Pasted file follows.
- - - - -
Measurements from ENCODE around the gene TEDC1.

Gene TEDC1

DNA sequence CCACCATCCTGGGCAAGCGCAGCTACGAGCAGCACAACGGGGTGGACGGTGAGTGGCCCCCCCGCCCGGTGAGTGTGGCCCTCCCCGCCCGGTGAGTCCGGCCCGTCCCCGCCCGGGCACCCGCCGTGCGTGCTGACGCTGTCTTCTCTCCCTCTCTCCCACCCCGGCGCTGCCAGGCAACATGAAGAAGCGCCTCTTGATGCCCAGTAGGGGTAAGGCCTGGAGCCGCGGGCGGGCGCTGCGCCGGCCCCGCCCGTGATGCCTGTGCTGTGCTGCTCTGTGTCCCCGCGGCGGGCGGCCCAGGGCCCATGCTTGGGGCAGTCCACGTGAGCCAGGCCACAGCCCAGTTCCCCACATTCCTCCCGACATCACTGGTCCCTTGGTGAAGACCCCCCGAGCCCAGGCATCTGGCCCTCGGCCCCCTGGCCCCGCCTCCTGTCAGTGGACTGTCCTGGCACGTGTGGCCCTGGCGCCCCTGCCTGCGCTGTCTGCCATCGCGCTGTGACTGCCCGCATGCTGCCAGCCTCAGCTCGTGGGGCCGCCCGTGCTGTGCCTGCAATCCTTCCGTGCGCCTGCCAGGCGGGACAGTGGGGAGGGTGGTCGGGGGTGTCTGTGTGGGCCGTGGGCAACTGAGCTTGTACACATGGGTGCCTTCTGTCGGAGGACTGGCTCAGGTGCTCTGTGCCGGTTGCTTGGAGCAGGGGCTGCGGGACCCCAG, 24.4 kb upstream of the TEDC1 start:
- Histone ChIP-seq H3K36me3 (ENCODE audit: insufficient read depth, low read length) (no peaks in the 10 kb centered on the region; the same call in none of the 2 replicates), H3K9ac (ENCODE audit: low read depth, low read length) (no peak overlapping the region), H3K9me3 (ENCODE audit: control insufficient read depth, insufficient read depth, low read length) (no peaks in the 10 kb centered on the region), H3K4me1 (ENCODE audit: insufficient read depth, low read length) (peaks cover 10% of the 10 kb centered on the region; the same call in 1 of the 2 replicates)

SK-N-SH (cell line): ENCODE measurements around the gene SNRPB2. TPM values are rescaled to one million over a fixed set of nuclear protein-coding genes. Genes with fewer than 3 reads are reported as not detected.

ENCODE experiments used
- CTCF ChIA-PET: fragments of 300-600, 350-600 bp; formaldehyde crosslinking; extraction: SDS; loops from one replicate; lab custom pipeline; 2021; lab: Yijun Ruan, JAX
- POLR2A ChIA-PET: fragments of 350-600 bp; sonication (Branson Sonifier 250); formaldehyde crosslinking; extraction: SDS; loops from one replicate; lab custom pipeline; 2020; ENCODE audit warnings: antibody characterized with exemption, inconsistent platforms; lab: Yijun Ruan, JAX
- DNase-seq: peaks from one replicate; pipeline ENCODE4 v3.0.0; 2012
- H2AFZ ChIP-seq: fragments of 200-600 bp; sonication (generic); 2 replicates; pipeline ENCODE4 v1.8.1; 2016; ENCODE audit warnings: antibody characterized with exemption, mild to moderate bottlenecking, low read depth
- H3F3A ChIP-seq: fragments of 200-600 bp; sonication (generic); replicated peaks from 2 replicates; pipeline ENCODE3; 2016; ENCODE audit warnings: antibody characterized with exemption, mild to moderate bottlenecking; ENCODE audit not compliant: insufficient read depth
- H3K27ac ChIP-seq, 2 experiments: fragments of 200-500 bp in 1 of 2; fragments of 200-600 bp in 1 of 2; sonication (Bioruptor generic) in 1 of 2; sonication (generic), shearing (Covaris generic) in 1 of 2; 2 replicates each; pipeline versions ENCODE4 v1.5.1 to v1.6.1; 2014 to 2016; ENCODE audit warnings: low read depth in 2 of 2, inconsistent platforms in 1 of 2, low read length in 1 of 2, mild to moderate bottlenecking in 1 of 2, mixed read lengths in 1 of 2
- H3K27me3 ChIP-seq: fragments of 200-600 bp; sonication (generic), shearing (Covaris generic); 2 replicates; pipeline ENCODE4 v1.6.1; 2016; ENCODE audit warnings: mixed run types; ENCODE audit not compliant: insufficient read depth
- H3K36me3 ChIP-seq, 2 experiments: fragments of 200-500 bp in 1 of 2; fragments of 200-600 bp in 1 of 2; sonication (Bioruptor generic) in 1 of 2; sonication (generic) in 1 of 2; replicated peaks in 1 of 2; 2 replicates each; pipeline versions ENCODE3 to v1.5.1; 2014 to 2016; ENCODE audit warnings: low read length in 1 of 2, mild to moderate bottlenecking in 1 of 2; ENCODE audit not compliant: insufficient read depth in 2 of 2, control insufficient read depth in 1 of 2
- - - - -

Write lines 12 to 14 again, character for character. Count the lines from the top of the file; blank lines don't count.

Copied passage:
- H3K27ac ChIP-seq, 2 experiments: fragments of 200-500 bp in 1 of 2; fragments of 200-600 bp in 1 of 2; sonication (Bioruptor generic) in 1 of 2; sonication (generic), shearing (Covaris generic) in 1 of 2; 2 replicates each; pipeline versions ENCODE4 v1.5.1 to v1.6.1; 2014 to 2016; ENCODE audit warnings: low read depth in 2 of 2, inconsistent platforms in 1 of 2, low read length in 1 of 2, mild to moderate bottlenecking in 1 of 2, mixed read lengths in 1 of 2
- H3K27me3 ChIP-seq: fragments of 200-600 bp; sonication (generic), shearing (Covaris generic); 2 replicates; pipeline ENCODE4 v1.6.1; 2016; ENCODE audit warnings: mixed run types; ENCODE audit not compliant: insufficient read depth
- H3K36me3 ChIP-seq, 2 experiments: fragments of 200-500 bp in 1 of 2; fragments of 200-600 bp in 1 of 2; sonication (Bioruptor generic) in 1 of 2; sonication (generic) in 1 of 2; replicated peaks in 1 of 2; 2 replicates each; pipeline versions ENCODE3 to v1.5.1; 2014 to 2016; ENCODE audit warnings: low read length in 1 of 2, mild to moderate bottlenecking in 1 of 2; ENCODE audit not compliant: insufficient read depth in 2 of 2, control insufficient read depth in 1 of 2